Welcome to Mayo Clinic RAD-AID
The Mayo Clinic – Rochester campus chapter was founded by three residents in early 2013 for the purpose of developing projects in radiologic service and education in underserved international populations.
Southern Turkey – In April/May of 2013, the three founding members of the Mayo Clinic chapter of RAD-AID traveled to the Syrian border of Turkey. Activities of the mission included a mix of service and education.
We partnered with a clinic run by the Syrian Expatriate Medical Association (SEMA) in Kilis, Turkey to provide care to Syrian refugees. The clinic population, which was comprised of mostly women and children, was served by Syrian internists, pediatricians, and an obstetrician/gynecologist with weekly visits from an ophthalmologist and otolaryngologist. Our role was to provide diagnostic ultrasound services to the physicians at the clinic. Cases varied, but generally fell under the catgories of routine, obstetrical, and subacute postraumatic. The cases that could not be managed by the resources of the clinic were triaged to the Turkish national hospital system.
We then traveled north to Gaziantep, Turkey to an ATLS-like course sponsored by the Syrian American Medical Society (SAMS). Our role was to teach the didactic and hands-on sessions on the topic of the FAST exam to Syrian nurses, residents, and doctors providing acute care within Syria. These healthcare providers were primarily working near the fighting, and were interested in appropriate triage of trauma victims.
Mirebalais, Haiti – Through our involvement in the RAD-AID conference in 2013 and through one of our attending physicians at Mayo Clinic, we made contacts with individuals involved in a teleradiology project serving Haitians. We discovered that a data infrastructure system and web-based PACS were already available to provide teleradiology interpretations of CT scans at the HÈpital Universitaire de Mirebalais in Mirebalais, Haiti.
The Hospital was built in 2012 by Partners In Health and opened its doors in March of 2013. It is located in Mirebalais in the rural, central plateau region of Haiti, just northeast of Port-au-Prince. It currently serves 400-600 patients per day, with a primary and tertiary catchment of 185,000 and 3 million, respectively. Services include internal medicine, pediatrics, OB/GYN, surgery, and outpatient clinic. The hostpital boasts one of five CT scanners in the nation, and is, at the time of this entry, the only CT scanner at a public hospital. Unfortunately, there are no current onsite radiologists to interpret the CT scans that are performed, leaving the clinicians to interpret many of the exams themselves, without former radiology training. With the necessary infrastructure already in place, several academic hospitals, including Mayo Clinic, are now involved with providing interpretations to these studies.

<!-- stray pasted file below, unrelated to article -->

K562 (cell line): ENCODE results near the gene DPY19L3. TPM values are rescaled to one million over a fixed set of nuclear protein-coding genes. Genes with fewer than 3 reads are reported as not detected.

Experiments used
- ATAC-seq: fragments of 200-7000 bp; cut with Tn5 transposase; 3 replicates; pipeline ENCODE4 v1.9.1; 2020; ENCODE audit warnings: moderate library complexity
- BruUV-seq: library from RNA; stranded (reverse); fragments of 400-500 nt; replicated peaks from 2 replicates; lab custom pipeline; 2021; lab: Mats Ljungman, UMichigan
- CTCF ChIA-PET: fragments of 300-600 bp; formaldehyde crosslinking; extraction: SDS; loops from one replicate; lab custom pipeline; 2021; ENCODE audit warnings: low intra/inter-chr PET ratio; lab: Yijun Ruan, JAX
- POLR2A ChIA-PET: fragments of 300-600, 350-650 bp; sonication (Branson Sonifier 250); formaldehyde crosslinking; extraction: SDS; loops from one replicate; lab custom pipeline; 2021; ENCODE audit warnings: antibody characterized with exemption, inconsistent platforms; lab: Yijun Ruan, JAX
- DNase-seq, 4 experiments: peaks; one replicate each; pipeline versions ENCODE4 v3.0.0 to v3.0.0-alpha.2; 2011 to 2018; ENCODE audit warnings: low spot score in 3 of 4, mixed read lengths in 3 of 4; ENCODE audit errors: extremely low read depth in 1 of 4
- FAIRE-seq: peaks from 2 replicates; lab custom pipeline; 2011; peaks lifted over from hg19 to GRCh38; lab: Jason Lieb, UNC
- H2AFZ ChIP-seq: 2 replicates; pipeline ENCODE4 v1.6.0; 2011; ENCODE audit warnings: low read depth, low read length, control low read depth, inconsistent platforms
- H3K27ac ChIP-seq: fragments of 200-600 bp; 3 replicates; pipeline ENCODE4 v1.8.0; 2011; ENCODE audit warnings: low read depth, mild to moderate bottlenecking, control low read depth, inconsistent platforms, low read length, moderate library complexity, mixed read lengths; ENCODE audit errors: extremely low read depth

Our experience with this project began in late 2013, when we began to get approval from our resident program director and heads of divisions to implement volunteerism designed to include staff and residents. We also discussed the potential legal implications with our legal department, as well as briefly discussed with our IT department for potential IT issues. After approval, we compiled a list of potential volunteers amongst staff and residents, and credentialed the staff.
We began volunteer shifts in February 2014 and have been interpreting scans during 2-3 sessions per month. Each session enlists an average of 2 body staff, 2 neuroradiology staff, and 6-8 residents for 2-3 hours of interpreting. Reporting is done though the web-based PACS, and is a simple process. Each report contains the unique number of the interpreting staff (although the reports are by-and-large created by our residents prior to staff approval/editing).
This has been an extremely gratifying and educational experience for residents and staff alike. The pathology is unique (TB, ascariasis, neurocystercercosis, AIDS-related pathology to name a few) and advanced (extremely locally advanced breast cancer is extremely commonplace, for example). As the studies do not contain IV contrast and there is no MRI, our problem solving steps are limited, which forces us to optimize our use of noncontrast CT findings. The project has improved resident-staff relationships through comraderie.
Although we believe we have improved quality and quantity of interpretation, the CT list is still quite backlogged, with scanner utilization noticeably increasing. We would love to see other residency programs mimic our model so that the Haitian clinicians, and ultimately, Haitian patient’s can rely on a radiologist’s interpretation.